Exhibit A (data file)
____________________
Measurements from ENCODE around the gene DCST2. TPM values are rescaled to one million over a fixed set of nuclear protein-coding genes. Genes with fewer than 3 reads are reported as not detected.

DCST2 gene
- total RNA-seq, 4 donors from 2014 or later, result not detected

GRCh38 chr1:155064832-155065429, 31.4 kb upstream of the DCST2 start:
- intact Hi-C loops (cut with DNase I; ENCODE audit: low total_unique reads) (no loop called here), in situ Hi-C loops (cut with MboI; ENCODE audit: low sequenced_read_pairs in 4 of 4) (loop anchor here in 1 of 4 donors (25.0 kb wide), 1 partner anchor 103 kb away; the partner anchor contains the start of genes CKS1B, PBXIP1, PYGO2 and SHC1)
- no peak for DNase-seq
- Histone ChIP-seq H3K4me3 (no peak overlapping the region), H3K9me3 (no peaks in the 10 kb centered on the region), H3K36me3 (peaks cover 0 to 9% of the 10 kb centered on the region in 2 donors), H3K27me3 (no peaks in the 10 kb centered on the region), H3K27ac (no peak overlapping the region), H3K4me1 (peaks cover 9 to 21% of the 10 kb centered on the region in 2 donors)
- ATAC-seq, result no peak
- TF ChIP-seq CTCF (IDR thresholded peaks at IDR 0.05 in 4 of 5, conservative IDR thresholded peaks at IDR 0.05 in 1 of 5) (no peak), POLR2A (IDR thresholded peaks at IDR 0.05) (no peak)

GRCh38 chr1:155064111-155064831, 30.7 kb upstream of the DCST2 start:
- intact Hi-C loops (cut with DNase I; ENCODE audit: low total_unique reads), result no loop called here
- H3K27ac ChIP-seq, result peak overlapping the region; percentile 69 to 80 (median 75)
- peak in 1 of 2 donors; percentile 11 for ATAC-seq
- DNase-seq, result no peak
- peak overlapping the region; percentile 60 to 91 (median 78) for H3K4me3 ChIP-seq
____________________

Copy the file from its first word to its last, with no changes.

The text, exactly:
Measurements from ENCODE around the gene DCST2. TPM values are rescaled to one million over a fixed set of nuclear protein-coding genes. Genes with fewer than 3 reads are reported as not detected.

DCST2 gene
- total RNA-seq, 4 donors from 2014 or later, result not detected

GRCh38 chr1:155064832-155065429, 31.4 kb upstream of the DCST2 start:
- intact Hi-C loops (cut with DNase I; ENCODE audit: low total_unique reads) (no loop called here), in situ Hi-C loops (cut with MboI; ENCODE audit: low sequenced_read_pairs in 4 of 4) (loop anchor here in 1 of 4 donors (25.0 kb wide), 1 partner anchor 103 kb away; the partner anchor contains the start of genes CKS1B, PBXIP1, PYGO2 and SHC1)
- no peak for DNase-seq
- Histone ChIP-seq H3K4me3 (no peak overlapping the region), H3K9me3 (no peaks in the 10 kb centered on the region), H3K36me3 (peaks cover 0 to 9% of the 10 kb centered on the region in 2 donors), H3K27me3 (no peaks in the 10 kb centered on the region), H3K27ac (no peak overlapping the region), H3K4me1 (peaks cover 9 to 21% of the 10 kb centered on the region in 2 donors)
- ATAC-seq, result no peak
- TF ChIP-seq CTCF (IDR thresholded peaks at IDR 0.05 in 4 of 5, conservative IDR thresholded peaks at IDR 0.05 in 1 of 5) (no peak), POLR2A (IDR thresholded peaks at IDR 0.05) (no peak)

GRCh38 chr1:155064111-155064831, 30.7 kb upstream of the DCST2 start:
- intact Hi-C loops (cut with DNase I; ENCODE audit: low total_unique reads), result no loop called here
- H3K27ac ChIP-seq, result peak overlapping the region; percentile 69 to 80 (median 75)
- peak in 1 of 2 donors; percentile 11 for ATAC-seq
- DNase-seq, result no peak
- peak overlapping the region; percentile 60 to 91 (median 78) for H3K4me3 ChIP-seq